And as the other commenter noted, the time travel within this series isn’t very logical. While this work doesn’t base itself off of fantastic science-fiction, I would have at least liked a more developed explanation than the vague ‘point’ and ‘line’ ones given. The work’s major theme is to make the most of what you can actually do, to not lament on the past; and I think that’s one of the work’s strongest points, which separate it from just another time-travel work [which includes some mindblowing twist towards the end]. But, when time travel plays such a pivotal role within the novel, it’s generally not the best to just leave it vague. It’s not a Niijima Yuu work; that type of abstract, vagueness doesn’t offer a dimension to the work. It just seems lazy.

    And as noted, the CG deviated in quality. The common-route portion of the work had really consistent, good CG quality; but it gradually fell in quality. First, by quantity, then second, by quality.

    So in the end, I did enjoy the work despite my complaints with it. I really did like how they propagated the lesson of “Focus on the future, and change what you can; don’t blame the past for what you couldn’t do.” And the ending, despite my mild complaints with it, was really meaningful, impactful, and fulfilling. Of course, I was expecting for the bonus chapter unlocked after the ending to have some happy, alternative conclusion — but I suppose the work didn’t cop out the easy way.

    • 100% agreed with you, on all of your points! Looks like we had almost the exact same opinions except for the “vagueness” that I found to be favorable.

      Really, the only decent “time traveling”-themed novel I’ve ever seen was Astraythem, when a lot of the technical terms are used to try to solve the time paradox. Other games tend to sweep the “Time Paradox” element under the rug which makes it even worse than this kind of “half-assed” time-travel themes which tries to cover up by being vague (note that this is just my own opinion)

      In the end, the time travel never really played that big of a role, and that may have seemed like a bad thing for the majority of the players, but when compared with games that uses the time-travel theme (even remotely) without planning.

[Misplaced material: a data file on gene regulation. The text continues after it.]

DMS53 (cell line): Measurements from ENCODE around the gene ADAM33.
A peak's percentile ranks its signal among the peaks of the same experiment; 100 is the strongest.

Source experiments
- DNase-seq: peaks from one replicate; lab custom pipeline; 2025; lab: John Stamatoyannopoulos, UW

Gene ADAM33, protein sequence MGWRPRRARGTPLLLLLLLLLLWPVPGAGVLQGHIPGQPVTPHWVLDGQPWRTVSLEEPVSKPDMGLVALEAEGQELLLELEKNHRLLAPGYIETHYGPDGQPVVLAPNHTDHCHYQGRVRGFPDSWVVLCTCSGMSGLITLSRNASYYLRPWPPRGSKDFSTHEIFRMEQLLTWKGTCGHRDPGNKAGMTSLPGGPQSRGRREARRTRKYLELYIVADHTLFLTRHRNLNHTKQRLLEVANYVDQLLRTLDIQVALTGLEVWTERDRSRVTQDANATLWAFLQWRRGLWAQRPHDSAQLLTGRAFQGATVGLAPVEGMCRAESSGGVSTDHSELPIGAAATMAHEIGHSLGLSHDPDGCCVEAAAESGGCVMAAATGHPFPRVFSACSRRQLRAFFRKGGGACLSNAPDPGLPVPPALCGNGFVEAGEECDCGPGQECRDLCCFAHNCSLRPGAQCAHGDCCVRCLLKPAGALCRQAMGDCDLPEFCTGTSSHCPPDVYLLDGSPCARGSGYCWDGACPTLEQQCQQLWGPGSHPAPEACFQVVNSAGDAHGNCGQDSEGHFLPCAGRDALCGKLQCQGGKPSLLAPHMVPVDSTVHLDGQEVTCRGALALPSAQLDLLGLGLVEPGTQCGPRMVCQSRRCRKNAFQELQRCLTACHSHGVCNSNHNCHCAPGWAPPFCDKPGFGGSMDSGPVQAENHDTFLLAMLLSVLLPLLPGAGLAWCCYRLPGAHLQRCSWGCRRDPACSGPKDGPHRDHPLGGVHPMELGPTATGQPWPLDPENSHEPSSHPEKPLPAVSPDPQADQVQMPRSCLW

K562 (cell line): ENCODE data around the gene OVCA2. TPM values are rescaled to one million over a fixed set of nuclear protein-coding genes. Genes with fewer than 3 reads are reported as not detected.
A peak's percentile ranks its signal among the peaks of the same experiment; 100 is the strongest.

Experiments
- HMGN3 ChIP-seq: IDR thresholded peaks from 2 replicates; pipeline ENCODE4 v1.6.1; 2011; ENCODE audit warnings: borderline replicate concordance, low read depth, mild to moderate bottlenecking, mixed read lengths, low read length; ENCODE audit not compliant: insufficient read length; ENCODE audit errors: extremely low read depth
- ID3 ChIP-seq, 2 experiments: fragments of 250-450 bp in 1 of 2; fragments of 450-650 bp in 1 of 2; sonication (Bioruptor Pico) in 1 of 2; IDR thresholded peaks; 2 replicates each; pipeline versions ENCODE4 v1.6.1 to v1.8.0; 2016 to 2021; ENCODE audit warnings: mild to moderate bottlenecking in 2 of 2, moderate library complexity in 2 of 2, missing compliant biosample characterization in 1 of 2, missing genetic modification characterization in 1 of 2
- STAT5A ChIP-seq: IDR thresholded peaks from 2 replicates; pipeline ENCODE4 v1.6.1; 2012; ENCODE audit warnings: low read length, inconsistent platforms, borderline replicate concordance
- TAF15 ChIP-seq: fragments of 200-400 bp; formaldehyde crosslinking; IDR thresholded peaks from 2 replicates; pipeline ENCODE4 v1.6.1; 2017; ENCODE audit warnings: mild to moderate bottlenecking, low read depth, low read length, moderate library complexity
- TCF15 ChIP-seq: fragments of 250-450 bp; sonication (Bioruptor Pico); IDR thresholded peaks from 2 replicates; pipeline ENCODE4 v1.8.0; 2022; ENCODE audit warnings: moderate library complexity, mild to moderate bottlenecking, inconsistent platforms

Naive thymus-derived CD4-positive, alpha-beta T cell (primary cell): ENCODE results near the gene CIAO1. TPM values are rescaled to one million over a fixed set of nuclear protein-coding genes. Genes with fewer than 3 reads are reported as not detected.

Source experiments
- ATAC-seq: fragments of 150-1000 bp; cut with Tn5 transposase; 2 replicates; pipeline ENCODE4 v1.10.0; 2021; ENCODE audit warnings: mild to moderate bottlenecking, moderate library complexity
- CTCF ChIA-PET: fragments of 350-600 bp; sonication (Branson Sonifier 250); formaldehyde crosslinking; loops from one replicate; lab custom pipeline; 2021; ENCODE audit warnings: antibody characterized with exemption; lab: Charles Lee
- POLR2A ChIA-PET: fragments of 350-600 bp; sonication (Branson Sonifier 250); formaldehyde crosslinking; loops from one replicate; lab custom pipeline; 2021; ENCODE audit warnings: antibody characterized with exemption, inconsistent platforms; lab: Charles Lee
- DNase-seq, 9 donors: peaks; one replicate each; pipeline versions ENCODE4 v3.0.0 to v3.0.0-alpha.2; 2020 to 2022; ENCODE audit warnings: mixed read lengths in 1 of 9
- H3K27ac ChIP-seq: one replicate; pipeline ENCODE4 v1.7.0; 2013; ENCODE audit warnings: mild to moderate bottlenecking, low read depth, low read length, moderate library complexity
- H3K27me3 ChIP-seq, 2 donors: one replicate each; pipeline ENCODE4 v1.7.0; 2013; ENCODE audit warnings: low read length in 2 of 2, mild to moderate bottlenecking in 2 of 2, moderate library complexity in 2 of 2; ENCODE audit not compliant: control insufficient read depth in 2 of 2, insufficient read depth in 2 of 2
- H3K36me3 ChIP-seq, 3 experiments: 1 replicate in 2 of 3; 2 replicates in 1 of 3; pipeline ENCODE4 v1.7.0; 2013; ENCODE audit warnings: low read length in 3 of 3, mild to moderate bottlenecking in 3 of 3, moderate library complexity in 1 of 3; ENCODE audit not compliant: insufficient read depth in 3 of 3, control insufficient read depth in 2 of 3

P.S. Were you the one who commented on VNDB about this game? I remember reading a post on there very similar to what I thought about this game (and almost pinpoint on what you wrote), but can’t remember the author’s name

    • Yeah, I was the one that commented on VNDB.

      Astraythem’s been on my plan-to-play list for a while now, but I’ve held off on it, since school’s about to resume for me, and I don’t know whether handling a long work is really the best idea at the start of the school year. But from its premise, at the least, it looks novel and interesting.

      And yeah, time travel itself really wasn’t a central part of the novel. But still, there’s that side of me that imposes himself on top of the protagonist. The “if I could do x, then he should be able to do x just as easily” type of ideal. The protagonist never really ‘tested’ out changing the future in the practical sense. He literally just repeated his actions over and over, without really changing his approach [and we’re to assume that he’s been doing the same things for five years up to the start of the story]. It was mildly frustrating, but it didn’t detract enough from the main storyline.

      And I also agree with you on the pacing. While a lot of the stuff would have invariably repeated if they had went for showing the full chronology during the final Shino route again, because the work did that, there really wasn’t as much impact as there could have been.

  6. In my case, there was a personal factor that unfortunately made me unable to enjoy it as much as you did. I’m kind of inflexible in certain areas due to my nature as a scientist. That doesn’t mean that I can’t stand fantasy because it “doesn’t make sense”, no. Adding magic to our world or creating a pure fantasy setting is perfectly viable as long as there are no contradictions to the rules the setting established for itself. However, it’s a bit different when you take our world and just add “one thing” when the same rules of the world we know apply. You have to properly root it by giving some sort of explanation that makes sense to some extent. Due to that, what I hate most in vn’s is time travel and androids.